A big spike in sales of girls' toys and strong sales across the board helped Hasbro's first-quarter profit nearly triple.
Revenue from girls' toys, including Littlest Pet Shop, My Little Pony and Strawberry Shortcake, rose 16 percent.
The second-largest U.S. toymaker also said Monday that it is starting a $625 million share buyback program.
Shares rose 55 cents to $40.40 after earlier reaching a 52-week high of $40.77.
Both Hasbro and Mattel Inc., the largest U.S. toy maker, reported strong first quarters, indicating parents are beginning to spend more on their children as fears about jobs and the economy ease. Toys are usually one of the first categories to recover after an economic downturn because many parents spend on their children before themselves.
Hasbro's profit climbed to $58.9 million, or 40 cents per share, in the three months ended March 28. That's up from $19.7 million, or 14 cents per share a year ago.
Excluding a tax adjustment, net income totaled 26 cents per share. Analysts expected a smaller profit of 16 cents per share excluding one-time items. Analyst estimates typically exclude one-time items.
Revenue rose 8 percent to $672.4 million. That tops analyst forecasts of revenue of $642.7 million.
The quarter "was another excellent quarter driven by contributions from a wide array of the Hasbro portfolio," said Wells Fargo Securities analyst Tim Condor.
CEO Brian Goldner said the year began with "positive consumer spending trends."
Goldner said sales Littlest Pet Shop toys, Monopoly game, Magic the Gathering game, Nerf and PlaySkool all grew in the quarter.
Other brands with higher revenue included Baby Alive dolls, Play-Doh, Tonka, Furreal Friends plush toys and Super Soaker water guns. Iron Man toys also sold well and could get a further boost from the May 7 opening of "Iron Man 2." .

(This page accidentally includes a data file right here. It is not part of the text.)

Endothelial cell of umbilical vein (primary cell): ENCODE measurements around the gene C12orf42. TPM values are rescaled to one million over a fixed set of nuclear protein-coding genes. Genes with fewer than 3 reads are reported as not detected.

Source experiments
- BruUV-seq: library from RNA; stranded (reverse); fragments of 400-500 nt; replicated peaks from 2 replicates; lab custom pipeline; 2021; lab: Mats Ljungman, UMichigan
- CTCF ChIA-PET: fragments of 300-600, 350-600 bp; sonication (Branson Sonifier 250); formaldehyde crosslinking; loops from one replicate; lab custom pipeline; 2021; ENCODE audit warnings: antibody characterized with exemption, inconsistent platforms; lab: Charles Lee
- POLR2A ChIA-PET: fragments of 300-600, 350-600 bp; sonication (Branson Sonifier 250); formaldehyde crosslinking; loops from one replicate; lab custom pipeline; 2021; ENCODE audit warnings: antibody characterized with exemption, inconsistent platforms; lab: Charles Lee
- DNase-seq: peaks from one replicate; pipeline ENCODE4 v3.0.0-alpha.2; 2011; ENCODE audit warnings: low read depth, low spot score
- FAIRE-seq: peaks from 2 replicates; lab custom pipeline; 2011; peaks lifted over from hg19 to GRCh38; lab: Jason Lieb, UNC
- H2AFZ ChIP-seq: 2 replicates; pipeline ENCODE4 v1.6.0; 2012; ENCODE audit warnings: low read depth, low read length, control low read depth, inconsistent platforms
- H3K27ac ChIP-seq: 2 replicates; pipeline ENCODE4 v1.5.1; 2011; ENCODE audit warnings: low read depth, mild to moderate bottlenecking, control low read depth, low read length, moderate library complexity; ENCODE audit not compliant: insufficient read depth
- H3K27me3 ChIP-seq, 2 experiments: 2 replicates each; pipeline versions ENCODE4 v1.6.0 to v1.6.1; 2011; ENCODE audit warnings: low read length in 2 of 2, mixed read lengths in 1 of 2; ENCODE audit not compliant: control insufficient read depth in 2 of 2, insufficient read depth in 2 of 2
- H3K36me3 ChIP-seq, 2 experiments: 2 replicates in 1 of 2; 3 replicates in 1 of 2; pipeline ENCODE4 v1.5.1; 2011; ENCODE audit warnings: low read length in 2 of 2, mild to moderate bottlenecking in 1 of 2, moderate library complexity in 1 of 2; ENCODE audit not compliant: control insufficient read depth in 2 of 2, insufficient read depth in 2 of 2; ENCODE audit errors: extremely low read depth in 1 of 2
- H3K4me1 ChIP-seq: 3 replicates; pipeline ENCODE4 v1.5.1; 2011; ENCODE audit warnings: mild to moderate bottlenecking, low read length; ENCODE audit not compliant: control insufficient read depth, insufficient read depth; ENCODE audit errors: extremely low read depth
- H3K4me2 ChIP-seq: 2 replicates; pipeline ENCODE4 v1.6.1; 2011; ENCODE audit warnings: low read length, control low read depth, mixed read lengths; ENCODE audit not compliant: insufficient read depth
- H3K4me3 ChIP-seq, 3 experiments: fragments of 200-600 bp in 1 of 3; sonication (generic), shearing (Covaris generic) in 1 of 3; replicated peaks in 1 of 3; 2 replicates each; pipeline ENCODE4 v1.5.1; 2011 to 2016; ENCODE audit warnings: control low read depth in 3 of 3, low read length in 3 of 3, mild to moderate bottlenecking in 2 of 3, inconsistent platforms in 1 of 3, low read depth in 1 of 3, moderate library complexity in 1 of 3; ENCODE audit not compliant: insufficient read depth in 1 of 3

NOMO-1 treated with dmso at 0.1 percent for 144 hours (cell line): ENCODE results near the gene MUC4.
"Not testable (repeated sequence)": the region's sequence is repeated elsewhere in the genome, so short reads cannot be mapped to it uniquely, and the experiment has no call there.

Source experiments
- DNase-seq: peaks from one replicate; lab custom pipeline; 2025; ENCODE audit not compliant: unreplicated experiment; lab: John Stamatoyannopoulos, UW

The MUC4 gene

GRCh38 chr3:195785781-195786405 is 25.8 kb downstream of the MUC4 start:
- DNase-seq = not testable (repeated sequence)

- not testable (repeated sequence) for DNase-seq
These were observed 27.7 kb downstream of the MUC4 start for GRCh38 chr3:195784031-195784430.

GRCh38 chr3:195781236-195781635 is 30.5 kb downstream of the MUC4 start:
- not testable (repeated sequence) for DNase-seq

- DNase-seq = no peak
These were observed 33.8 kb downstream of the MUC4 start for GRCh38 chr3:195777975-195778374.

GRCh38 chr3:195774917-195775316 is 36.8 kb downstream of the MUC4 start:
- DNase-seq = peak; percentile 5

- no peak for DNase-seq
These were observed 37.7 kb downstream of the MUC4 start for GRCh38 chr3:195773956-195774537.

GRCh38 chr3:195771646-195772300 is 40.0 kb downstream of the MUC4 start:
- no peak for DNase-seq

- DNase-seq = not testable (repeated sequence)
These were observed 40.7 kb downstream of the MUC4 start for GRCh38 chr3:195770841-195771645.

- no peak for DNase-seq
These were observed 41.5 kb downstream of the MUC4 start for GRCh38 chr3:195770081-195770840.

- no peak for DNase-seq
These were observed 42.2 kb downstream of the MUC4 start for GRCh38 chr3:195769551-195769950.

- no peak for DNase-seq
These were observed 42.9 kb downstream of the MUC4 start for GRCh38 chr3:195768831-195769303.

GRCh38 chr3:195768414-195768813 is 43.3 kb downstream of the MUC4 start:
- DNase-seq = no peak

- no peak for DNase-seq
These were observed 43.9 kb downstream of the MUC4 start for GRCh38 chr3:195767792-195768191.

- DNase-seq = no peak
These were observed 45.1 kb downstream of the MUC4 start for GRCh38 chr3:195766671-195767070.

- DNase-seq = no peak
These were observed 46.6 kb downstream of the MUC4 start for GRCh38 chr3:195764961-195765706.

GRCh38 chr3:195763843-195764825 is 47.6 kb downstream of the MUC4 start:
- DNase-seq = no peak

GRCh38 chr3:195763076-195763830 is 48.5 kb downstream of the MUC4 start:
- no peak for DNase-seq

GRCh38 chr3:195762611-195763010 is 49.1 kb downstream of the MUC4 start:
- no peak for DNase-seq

He added that in the second quarter, results might be weaker this quarter compared with the same period last year, when shipments of toys tied to "Transformers: Revenge of the Fallen" and "G.I. Joe: The Rise of Cobra" were in stores.
However, he said that the company expects higher profit and revenue for the full year 2010.
Revenue from boys' toys rose 3 percent to $236.9 million. Games and puzzles revenue rose 7 percent to $227 million.
Girls' toys revenue rose to $129.4 million, and preschool toys grew 18 percent to $78.9 million.
U.S. and Canada revenue rose 5 percent to $424.7 million, while international revenue rose 17 percent to $221.7 million.
Traditional toy makers face tough competition as children increasingly reach for electronics such as the iPod and video games for entertainment. Hasbro, based in Pawtucket, R.I., has countered that by developing electronic versions of its classic games such as Scrabble and Monopoly.
The company is also a partner with Discovery Communications in new children's television network, "The Hub," launching Oct. 10.
The network already has 317 hours of television programming in development and production, Goldner said.
Hasbro has also found success with movie tie-ins. Looking forward, Hasbro expects strong sales from toys tied to "Transformers 3," to open July 1, 2011, and "Stretch Armstrong," scheduled for summer 2012.
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